The Gallery of Unfinished Girls, by Lauren Karcz
Published by: HarperTeen
On Sale Date: July 25, 2017
**I received this as an e-galley from HarperTeen through Edelweiss in return for an honest review.**
My Rating: ★★★☆☆ (2.5 out of 5 stars)
Mercedes Moreno is an artist. At least, she thinks she could be, even though she hasn’t been able to paint anything worthwhile since her award-winning piece Food Poisoning #1 last year.
Her lack of inspiration might be because her abuela is lying comatose in faraway Puerto Rico after suffering a stroke. Or the fact that Mercedes is in love with her best friend, Victoria, but is too afraid to admit her true feelings.
Despite Mercedes’s creative block, art starts to show up in unexpected ways. A piano appears on her front lawn one morning, and a mysterious new neighbor invites Mercedes to paint with her at the Red Mangrove Estate.
At the Estate, Mercedes can create in ways she never has before. She can share her deepest secrets and feel safe. But Mercedes can’t take anything out of the Estate, including her new-found clarity. As her life continues to crumble around her, the Estate offers more solace than she could hope for. But Mercedes can’t live both lives forever, and ultimately she must choose between this perfect world of art and truth and a much messier reality.
When I first read the synopsis for this book, I thought I was going to find something I could really connect with. I am an artist, or at least, I thought I was, but now I’m not so sure anymore, and everything about this storyline seemed like I would understand it. But I didn’t. I understood parts of it, I understood most of the characters – their desires and behaviors, their difficulties and their struggles, and of course, most of all, I understood Mercedes’ sudden lack of inspiration for her art. But what I did not get was the magical realism element of this book, and the character most tied to it, Lilia.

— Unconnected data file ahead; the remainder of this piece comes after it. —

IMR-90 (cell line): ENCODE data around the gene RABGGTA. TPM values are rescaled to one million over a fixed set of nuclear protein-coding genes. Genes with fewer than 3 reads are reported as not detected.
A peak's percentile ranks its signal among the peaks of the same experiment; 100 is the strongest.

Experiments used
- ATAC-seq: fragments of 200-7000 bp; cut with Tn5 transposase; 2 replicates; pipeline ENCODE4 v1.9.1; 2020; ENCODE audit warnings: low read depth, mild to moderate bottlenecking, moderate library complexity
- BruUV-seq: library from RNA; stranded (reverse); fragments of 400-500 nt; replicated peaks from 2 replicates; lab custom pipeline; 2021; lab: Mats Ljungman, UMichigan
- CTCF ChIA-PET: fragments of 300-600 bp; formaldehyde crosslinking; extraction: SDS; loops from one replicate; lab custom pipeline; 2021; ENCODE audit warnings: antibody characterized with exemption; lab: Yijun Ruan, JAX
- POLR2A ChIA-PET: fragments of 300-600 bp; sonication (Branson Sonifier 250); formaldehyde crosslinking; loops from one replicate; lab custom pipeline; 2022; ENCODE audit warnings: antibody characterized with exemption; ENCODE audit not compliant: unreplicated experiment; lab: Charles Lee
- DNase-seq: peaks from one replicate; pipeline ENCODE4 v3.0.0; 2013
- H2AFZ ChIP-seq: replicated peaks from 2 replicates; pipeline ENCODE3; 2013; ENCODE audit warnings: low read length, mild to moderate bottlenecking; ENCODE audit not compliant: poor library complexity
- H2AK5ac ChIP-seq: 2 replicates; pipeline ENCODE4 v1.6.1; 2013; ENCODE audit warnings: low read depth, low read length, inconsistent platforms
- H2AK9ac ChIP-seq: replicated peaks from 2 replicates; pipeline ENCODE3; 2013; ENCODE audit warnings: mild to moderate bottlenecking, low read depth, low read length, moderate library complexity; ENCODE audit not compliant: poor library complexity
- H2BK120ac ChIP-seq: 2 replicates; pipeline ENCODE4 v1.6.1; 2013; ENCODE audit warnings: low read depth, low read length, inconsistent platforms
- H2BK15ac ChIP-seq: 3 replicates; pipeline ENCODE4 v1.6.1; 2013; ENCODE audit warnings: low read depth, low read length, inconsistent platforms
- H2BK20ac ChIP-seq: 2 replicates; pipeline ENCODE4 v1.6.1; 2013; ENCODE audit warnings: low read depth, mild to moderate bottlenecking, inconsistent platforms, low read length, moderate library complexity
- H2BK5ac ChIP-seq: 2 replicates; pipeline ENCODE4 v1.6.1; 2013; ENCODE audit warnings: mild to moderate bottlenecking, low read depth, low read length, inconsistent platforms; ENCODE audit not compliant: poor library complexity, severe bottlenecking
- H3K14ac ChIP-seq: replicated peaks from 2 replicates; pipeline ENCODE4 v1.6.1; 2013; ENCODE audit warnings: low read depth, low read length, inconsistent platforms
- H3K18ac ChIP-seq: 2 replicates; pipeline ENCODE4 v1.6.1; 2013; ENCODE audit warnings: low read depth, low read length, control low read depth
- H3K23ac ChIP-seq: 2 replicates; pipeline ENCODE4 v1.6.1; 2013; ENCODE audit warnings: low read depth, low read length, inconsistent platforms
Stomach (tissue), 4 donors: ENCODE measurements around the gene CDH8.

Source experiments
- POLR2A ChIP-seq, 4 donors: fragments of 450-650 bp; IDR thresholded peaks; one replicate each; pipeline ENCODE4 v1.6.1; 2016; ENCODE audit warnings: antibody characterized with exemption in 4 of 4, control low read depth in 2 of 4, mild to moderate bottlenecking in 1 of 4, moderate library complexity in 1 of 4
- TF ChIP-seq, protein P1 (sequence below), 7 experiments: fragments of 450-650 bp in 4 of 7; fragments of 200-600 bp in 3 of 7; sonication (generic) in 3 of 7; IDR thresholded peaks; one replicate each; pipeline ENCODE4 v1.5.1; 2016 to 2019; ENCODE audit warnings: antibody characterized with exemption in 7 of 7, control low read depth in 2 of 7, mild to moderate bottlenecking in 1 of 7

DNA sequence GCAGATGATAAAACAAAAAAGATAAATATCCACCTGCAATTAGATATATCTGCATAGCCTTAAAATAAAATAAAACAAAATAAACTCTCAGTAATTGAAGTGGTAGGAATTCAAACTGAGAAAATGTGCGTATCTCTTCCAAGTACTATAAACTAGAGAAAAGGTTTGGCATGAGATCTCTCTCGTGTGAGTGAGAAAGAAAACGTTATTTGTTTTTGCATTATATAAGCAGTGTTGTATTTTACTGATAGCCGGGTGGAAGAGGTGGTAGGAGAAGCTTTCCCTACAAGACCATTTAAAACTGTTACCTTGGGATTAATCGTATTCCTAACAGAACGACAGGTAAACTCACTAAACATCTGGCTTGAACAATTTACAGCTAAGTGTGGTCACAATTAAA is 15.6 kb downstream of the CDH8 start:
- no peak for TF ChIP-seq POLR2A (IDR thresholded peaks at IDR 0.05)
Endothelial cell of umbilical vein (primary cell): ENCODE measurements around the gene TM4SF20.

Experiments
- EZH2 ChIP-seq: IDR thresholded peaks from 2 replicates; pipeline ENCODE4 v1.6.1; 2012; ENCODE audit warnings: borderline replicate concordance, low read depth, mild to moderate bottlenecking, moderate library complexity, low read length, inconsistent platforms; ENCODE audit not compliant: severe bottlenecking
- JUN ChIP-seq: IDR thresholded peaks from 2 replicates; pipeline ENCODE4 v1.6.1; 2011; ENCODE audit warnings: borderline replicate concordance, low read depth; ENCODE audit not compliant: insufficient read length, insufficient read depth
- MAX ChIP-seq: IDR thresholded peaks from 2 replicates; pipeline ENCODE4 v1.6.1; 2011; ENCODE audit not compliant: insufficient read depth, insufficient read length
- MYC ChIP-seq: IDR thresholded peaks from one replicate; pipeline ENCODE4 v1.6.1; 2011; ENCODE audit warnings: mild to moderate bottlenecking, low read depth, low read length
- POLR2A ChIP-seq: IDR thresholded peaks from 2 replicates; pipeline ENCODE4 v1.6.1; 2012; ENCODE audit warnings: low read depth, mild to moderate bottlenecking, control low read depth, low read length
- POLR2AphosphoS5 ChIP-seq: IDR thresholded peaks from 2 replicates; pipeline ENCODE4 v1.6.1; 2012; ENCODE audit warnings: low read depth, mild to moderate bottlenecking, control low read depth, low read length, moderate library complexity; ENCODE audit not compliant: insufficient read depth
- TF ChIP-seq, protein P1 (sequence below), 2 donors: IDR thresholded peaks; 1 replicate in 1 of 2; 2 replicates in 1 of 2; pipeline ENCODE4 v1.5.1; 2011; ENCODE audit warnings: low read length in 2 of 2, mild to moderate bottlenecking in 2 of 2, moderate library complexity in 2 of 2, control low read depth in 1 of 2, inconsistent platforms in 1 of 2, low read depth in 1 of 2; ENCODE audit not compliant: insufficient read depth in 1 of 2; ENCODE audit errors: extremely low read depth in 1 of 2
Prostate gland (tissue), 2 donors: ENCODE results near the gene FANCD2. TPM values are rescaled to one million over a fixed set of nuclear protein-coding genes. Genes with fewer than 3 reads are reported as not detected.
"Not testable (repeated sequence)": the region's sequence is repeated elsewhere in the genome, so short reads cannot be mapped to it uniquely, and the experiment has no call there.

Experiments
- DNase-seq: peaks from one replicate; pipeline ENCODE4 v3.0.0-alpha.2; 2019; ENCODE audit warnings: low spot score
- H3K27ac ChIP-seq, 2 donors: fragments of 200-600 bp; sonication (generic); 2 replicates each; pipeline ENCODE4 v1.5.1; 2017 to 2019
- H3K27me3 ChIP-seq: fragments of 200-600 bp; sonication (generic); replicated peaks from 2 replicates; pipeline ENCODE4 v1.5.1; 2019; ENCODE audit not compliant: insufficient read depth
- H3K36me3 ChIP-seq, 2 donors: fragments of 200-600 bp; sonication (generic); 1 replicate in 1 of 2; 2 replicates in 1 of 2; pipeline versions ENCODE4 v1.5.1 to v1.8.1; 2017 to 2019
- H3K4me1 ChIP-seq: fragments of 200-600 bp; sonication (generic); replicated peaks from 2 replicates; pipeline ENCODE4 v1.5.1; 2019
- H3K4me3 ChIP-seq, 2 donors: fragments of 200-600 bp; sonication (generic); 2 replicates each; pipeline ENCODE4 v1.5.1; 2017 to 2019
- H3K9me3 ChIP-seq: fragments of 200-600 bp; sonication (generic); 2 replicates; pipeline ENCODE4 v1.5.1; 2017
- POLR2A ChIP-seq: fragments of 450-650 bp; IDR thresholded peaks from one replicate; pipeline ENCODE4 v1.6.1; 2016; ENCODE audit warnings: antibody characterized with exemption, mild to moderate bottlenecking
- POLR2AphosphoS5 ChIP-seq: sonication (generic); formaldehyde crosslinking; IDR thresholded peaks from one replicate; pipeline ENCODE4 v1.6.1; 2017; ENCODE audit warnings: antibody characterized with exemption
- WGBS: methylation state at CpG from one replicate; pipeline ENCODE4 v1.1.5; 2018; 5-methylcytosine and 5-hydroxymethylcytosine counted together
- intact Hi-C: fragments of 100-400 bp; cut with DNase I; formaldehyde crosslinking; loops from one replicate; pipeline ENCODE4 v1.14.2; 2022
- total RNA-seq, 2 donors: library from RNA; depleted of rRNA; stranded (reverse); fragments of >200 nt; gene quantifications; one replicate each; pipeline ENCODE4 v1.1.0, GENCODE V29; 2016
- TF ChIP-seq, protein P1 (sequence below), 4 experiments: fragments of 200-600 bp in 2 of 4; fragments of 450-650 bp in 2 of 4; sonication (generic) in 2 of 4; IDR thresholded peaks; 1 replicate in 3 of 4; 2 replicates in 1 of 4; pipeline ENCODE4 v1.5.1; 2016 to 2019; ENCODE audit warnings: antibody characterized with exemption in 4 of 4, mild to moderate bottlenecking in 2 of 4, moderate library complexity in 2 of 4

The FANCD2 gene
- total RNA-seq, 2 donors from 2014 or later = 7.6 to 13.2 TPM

The magical realism mostly exists in a specific building, known as the Estate (it had a longer name but I can’t remember it – Rosehedge or something? *Edit: Oh look it’s in the synopsis – Red Mangrove.), where artists in need are drawn to find the best of who they are, or something like that. The entire magical quality of the place never feels like it is completely explained or understandable. There is a strong need for the artists’ secrets to be kept there, but I never understood why? Or how Mercedes would just somehow know what everything that happened there meant. It was like she was making connections that I was missing somehow.
Then there is Lilia. Every other character felt real and knowable, with relatable desires and struggles that I could really feel and sympathize with. But, Lilia? She just made me angry. She would say things, tell Mercedes how things worked, and Mercedes wouldn’t question it. Or if she did finally ask a question, Lilia would completely ignore it and there would never be an answer. I was thus left feeling confused and frustrated with everything going on with Lilia and the Estate and it just ruined the overall impression of the book.
The writing itself was pretty nice and it flowed well, and the pacing moved along quickly, it was just the lack of cohesion between the magical part and the rest of the book that had me annoyed. It was like the author knew what she wanted it to be, but never fully translated it into enough words to really make it understandable.
Overall, I was kind of really disappointed in this book. It had great potential, and I really wanted to connect with Mercedes and her artistic struggles and her personal discovery of herself, but the lack of cohesion with the magical realism element just ruined it for me.